Ukraine 5 AM Coalition provides evidence of war crimes to OSCE experts under Moscow Mechanism
Coalition of NGOs “Ukraine 5 AM” provided the evidence of war crimes to OSCE experts under the Moscow Mechanism.
Documented and provided information includes:
- indiscriminate shelling and premeditated killings of civilians
- strikes on civilian facilities, housing neighbourhoods, kindergartens, schools, etc.
- targeted attacks on hospitals, dispensaries, hospices, medical staff; obstruction of medical staff’s duties
- cases of illegal detention, torture, and ill-treatment of civilians detained in the territories occupied by Russia
- harassment (beatings, executions) of civilians and the use of tear gas against unarmed civilians who took part in peaceful assemblies in the territories occupied by Russia (e.g., near local council buildings)
- persecution of vulnerable groups, including women, children, LGBT people, HIV-positive people, people with disabilities, and the elderly
- other facts
The following organizations prepared the materials: Regional Center for Human Rights, Ukrainian Helsinki Human Rights Union, Institute for Peace and Common Ground, Social Action Centre, Ukrainian Healthcare Center (UHC), “Almenda” Civic Education Center, Truth Hounds, and Human Rights Centre ZMINA.
According to human rights activist Anastasiya Martynovska, the submission under the Moscow Mechanism is the first major product of the Coalition based on the data collected within the documentation process.
“We talked about the events in Mariupol. About how journalists, activists, and local officials were persecuted. About attacks on hospitals and doctors. About shelling of humanitarian convoys. We tried to focus on the most horrible crimes committed by Russians in Ukraine. Virtually every activist who documented an incident has become part of global work. And the information provided by us will form a basis of the report by the international body – the OSCE – on the situation in Ukraine: what crimes were committed, what events illustrate them,” Martynovska said.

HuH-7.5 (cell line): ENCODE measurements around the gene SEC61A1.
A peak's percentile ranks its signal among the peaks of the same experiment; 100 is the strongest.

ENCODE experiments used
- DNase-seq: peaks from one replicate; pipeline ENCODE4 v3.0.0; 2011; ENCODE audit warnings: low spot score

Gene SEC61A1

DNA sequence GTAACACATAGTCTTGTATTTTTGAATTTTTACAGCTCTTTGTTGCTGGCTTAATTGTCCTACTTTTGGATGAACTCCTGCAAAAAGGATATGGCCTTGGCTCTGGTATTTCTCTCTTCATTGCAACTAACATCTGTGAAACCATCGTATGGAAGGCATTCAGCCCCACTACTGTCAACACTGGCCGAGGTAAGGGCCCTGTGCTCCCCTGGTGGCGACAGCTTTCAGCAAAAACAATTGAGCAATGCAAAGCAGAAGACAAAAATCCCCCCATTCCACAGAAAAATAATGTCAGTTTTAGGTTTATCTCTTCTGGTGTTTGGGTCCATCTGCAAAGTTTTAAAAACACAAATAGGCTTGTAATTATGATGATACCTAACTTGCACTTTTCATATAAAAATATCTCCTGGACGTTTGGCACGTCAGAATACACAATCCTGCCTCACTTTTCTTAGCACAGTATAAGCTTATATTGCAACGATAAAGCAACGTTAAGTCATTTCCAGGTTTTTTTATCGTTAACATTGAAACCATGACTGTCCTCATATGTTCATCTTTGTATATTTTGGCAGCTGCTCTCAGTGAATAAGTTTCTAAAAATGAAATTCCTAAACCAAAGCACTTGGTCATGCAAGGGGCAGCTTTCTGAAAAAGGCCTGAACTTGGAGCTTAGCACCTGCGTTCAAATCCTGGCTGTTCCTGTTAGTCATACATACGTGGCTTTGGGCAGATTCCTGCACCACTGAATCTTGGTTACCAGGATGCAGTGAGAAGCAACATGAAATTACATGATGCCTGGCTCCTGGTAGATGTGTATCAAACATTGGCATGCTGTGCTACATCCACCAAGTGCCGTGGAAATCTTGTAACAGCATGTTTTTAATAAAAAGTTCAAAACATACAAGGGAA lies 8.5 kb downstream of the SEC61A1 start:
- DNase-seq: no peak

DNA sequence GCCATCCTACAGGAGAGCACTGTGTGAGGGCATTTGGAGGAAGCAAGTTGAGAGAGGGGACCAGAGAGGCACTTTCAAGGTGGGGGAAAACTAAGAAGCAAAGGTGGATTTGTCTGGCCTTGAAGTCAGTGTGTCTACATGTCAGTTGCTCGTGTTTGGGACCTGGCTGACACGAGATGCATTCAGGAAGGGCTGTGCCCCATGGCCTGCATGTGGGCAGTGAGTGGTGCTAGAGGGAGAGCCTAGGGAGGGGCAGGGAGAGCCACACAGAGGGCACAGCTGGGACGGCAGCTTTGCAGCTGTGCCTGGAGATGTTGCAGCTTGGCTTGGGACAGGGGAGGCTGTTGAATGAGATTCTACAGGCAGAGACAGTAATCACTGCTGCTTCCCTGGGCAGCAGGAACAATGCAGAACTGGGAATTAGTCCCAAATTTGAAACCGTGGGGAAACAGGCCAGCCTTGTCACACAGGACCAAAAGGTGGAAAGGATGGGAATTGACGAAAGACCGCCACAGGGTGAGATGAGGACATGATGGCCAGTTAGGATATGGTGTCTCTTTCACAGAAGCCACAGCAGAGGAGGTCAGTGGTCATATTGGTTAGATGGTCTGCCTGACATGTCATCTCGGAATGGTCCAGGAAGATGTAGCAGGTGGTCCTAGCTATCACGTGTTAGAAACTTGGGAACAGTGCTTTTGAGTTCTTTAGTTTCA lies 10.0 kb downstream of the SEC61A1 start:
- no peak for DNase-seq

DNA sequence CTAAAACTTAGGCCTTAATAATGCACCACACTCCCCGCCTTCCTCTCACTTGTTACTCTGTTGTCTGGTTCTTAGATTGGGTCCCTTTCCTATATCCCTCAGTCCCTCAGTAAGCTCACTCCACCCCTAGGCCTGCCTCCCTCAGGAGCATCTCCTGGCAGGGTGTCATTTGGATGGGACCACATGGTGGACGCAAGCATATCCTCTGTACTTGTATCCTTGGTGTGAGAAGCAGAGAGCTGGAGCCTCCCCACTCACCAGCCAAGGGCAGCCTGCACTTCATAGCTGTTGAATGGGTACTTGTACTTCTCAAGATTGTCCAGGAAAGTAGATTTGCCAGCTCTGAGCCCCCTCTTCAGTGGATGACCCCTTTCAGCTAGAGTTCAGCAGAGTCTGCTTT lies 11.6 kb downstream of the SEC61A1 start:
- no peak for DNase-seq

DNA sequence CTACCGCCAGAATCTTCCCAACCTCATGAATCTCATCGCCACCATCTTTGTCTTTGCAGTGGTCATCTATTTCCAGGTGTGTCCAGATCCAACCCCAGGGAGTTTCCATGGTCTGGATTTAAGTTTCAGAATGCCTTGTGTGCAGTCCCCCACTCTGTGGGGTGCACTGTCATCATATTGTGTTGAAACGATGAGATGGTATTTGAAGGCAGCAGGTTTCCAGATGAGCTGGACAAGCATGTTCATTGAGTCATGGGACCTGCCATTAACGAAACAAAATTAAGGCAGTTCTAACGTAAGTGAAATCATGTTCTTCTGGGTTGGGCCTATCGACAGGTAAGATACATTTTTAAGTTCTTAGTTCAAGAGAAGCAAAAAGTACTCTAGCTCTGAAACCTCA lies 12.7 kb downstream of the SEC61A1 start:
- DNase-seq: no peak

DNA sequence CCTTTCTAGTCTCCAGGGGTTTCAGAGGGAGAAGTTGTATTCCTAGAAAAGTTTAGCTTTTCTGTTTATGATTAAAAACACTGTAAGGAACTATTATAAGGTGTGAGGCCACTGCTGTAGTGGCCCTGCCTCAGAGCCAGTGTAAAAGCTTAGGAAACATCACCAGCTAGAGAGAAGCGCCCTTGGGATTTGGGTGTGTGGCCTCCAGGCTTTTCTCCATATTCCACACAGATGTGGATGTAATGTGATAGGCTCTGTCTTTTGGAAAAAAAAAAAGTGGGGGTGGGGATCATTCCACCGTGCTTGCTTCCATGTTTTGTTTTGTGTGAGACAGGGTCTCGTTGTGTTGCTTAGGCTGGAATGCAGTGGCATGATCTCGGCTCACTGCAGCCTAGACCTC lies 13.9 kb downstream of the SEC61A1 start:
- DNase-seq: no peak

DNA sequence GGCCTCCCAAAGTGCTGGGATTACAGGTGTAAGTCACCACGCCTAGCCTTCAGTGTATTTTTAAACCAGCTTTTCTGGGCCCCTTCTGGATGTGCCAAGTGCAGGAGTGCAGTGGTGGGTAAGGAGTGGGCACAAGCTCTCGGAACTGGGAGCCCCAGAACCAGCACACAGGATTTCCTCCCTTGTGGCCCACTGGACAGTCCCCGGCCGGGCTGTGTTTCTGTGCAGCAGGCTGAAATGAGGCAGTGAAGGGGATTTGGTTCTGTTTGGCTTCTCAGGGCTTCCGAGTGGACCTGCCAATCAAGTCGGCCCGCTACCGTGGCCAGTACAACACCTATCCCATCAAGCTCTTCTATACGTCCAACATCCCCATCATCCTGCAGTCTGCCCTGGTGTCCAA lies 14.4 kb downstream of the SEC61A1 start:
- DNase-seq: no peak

Moreover, the representatives of human rights organizations of the Ukraine 5 AM Coalition met with the Moscow Mechanism experts in Vienna on March 28. The meetings were attended by representatives of the Regional Center for Human Rights, the Crimean Human Rights Group, the Human Rights Centre ZMINA, the “Almenda” Civic Education Center, the Media Initiative for Human Rights, Truth Hounds, the Human Rights House Foundation, and the Netherlands Helsinki Committee.
Background. The Moscow Mechanism is an OSCE procedure that allows for the deployment of a short-term international fact-finding mission to address a specific human rights issue in the OSCE region. This mechanism is called “Moscow” because it was adopted during a meeting of the Conference on Security and Cooperation in Europe in Moscow in 1991.
The Moscow Mechanism to address the human rights and humanitarian impacts of Russia’s aggression against Ukraine was invoked on 3 March 2022 after consultations between Ukraine and 45 OSCE participating States. Its goal is to “address the human rights and humanitarian impacts of the Russian Federation’s invasion and acts of war, supported by Belarus, on the people of Ukraine, within Ukraine’s internationally recognized borders and territorial waters.”
It is planned to establish a short-term mission to establish facts to be reflected in the mission’s report. The mission’s activity is provided for by the OSCE Office for Democratic Institutions and Human Rights in Warsaw.
Ukraine selected three people from the list of experts to be part of the mission: Marco Sassoli, Professor of International Law, University of Geneva; Wolfgang Benedek, University Professor ret. of International Law, University of Graz; Veronika Bílková, Associate Professor, Faculty of Law, Charles University in Prague. The experts started working on 15 March 2022.
The Moscow Mechanism was previously invoked in 2020 to examine alleged human rights violations in Belarus.
The Moscow Mechanism was also invoked in 1992 over the events in Croatia and Bosnia. In February 1993, the fact-finding mission recommended that an international criminal tribunal for the former Yugoslavia should be established. Sweden, which chaired the (then) CSCE, submitted a proposal to the UN. Four months later, the International Criminal Tribunal for the Former Yugoslavia was established.